Indeed I pay for one of those bougie health clubs where the women all wear Lululemon and there is a rooftop that overlooks Chicago’s skyline with a renown chef. The classes are wonderful too – they really are. And I don’t quite remember why I was attracted to it. But I do often make jokes that if The Real Housewives ever filmed in Chicago, they would film it at my health club. Perhaps I am just a junkie for social observation of interesting identities.

But I doubt it, I tend to avoid “them” by ensuring I take an early morning or a late night class. But if you ever take a 10 a.m. class at my health club, you will see women who fit the script that Martin refers to in her piece. Women who you don’t know at all, but women who you imagine their big concern of the day is somewhere between making sure their daughter gets into the best skating training class possible. Or that their kale salad is made to perfection. It’s judgmental. You don’t know any of these women and yet you imagine that their lives consist of these things. How unfair; how honest.


Speaking with both men and women this week about this article, I found that men found the idea of women running their homes in such a way, and for pay, thought of it as horrific. More so than women. In fact, my rather unscientific data collection revealed that many women believed that it was quite fair. Putting forth the idea that if being a house wife is a full-time job, the justification is that these women ought to get paid if they can be paid. Most men I talked to, both single and in committed relationships, including married – who admittedly were mostly not in this economic bracket – were more uncomfortable with the whole arrangement. Women, it seemed were almost defensive.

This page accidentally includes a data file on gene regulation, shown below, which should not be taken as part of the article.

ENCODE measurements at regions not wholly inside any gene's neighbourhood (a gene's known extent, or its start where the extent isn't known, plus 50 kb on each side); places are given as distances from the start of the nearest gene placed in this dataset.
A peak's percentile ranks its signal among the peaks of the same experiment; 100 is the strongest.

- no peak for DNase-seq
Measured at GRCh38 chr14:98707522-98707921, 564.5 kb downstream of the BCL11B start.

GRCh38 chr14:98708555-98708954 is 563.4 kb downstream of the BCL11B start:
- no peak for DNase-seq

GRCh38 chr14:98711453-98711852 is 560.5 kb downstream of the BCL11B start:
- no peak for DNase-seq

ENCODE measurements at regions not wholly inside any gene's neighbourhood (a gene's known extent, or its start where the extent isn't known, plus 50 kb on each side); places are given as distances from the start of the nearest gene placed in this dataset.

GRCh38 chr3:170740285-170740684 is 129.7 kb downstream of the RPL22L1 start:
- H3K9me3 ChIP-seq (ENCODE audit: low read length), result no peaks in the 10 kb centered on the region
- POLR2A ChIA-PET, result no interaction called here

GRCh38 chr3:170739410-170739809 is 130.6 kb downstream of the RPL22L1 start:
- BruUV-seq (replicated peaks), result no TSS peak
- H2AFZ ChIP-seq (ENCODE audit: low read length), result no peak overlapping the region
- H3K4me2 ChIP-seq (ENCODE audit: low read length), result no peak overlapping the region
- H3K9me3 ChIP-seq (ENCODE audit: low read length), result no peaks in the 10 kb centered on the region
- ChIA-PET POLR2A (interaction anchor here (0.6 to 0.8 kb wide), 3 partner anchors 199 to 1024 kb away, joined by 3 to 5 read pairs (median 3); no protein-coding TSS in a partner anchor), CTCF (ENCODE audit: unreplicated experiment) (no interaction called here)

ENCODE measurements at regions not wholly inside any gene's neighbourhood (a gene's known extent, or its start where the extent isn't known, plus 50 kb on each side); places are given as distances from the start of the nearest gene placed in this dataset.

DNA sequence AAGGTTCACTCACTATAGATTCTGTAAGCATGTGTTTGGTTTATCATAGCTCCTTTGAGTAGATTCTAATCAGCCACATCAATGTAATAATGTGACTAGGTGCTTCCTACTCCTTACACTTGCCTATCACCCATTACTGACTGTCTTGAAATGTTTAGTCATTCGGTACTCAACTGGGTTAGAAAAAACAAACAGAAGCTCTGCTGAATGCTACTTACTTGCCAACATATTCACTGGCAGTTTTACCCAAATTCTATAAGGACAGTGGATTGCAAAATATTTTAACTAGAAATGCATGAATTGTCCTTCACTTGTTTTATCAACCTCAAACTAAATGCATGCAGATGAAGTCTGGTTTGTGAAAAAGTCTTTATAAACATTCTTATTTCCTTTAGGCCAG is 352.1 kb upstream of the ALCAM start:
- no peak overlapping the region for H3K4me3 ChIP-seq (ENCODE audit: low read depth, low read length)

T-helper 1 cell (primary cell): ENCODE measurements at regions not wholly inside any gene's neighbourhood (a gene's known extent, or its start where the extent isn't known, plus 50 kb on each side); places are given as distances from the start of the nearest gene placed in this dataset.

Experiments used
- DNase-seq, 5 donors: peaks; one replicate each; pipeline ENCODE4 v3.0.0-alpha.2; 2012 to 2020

I guess I understand the position to some extent. That position that if a woman commits her life to such an endeavor and it is as exhausting as any job, then why not? Why shouldn’t she get a bonus if her husband can afford it? But it’s that position that makes me so put off. Women all around the world who have to work and perform the double duty of also running a home in which they fight tooth and nail for their children, however unequal it is in comparison to their husband, do not get a “bonus.”